ASEE PRISM - October 2000
Teaching Toolbox
Engineering a Rich Retirement

Many TIAA-CREF funds offer great returns.  The trick is figuring out how much someone your age-and with your financial goals-should take.

By Kerry Hannon

illustration by Susan FarringtonYOUR DREAM: To retire at age 55, maintain your same standard of living, and have enough money to go where you want to go, when you want to go. Understood. But even if you're financially savvy, planning for your retirement can be mind-numbing. It's a crap-shoot in many ways.

There's a reasonably good chance that you will live another 20 or 30 years in retirement, and no one is about to hand you that shimmering crystal ball that can tell you just how much all that good living is going to cost you. You can accomplish your goals, but you will need to figure out how you can save enough money to give you in retirement an after-tax annual income of around 80 percent of what you will be taking in during the last year of your full employment.

With 77 million baby boomers approaching retirement, the new rules of retirement are becoming a reality. We're living longer, are in better health, and we're spending more in the so-called golden years than ever before. To retire comfortably, you'll need a sharp strategy today. Unfortunately, few of us take the time to really focus on what that means from a financial perspective. A savvy retirement program includes personal savings, Social Security, and a workplace savings program. Most Americans should save, on average, 10 percent of their take-home pay each year for a financially secure retirement. Easier said than done, no doubt. And the fact is that typically Americans retire in their early 60s, but live into their 80s.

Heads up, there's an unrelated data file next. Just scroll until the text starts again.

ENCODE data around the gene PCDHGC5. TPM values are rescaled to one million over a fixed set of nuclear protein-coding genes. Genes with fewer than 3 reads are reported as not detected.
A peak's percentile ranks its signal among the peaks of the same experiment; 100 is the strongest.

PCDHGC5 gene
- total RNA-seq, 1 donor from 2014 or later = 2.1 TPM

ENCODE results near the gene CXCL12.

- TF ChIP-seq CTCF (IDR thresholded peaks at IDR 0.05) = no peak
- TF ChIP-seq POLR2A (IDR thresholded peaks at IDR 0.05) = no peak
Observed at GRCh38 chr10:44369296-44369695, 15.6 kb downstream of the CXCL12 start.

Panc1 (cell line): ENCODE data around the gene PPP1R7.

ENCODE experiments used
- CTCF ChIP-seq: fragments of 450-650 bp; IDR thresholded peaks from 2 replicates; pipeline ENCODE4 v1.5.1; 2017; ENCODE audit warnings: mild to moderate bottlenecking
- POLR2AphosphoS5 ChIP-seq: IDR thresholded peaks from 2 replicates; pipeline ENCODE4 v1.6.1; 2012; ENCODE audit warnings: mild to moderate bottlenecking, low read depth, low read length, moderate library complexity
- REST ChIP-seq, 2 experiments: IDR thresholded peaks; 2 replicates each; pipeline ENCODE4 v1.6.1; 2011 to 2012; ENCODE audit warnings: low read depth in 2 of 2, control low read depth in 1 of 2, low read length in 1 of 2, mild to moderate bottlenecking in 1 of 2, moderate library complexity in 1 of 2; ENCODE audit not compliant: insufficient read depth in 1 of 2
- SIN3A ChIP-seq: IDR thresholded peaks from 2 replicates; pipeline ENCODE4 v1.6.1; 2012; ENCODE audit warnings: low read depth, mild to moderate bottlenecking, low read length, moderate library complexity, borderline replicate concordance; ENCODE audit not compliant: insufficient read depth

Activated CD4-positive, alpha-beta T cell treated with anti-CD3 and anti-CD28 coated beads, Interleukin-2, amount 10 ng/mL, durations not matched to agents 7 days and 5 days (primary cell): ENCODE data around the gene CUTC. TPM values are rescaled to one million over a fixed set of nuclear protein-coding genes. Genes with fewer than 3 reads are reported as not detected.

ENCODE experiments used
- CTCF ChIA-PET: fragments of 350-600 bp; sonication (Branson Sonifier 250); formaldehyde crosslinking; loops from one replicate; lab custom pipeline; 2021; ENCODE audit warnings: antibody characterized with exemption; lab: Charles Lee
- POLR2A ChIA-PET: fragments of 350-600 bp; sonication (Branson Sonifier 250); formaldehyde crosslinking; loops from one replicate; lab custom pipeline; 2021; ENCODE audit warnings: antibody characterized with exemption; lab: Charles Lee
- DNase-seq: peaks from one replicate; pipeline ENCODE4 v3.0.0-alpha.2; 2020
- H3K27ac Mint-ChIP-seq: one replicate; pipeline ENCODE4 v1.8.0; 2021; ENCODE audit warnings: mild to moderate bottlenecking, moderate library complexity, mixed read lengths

Chances are your employer-related retirement savings are with TIAA-CREF, the Teachers Insurance and Annuity Association and the College Retirement and Equities Fund. They provide retirement plans at more than 9,000 colleges, universities, schools, research centers, medical centers, and nonprofit organizations across the country. And the best news is that TIAA-CREF, with more than $290 billion in assets under management, does offer you some interesting opportunities to save for your retirement. This is probably your only choice, so work with it. You have a smorgasbord of investments to choose amongst from domestic stock funds to global equity funds, social choice funds, bonds, money market funds, real estate funds and annuities.

Don't let your eyes glaze over. And don't ask your colleagues for advice--think it through yourself. No two people need the same mix of investments.

Picking Winners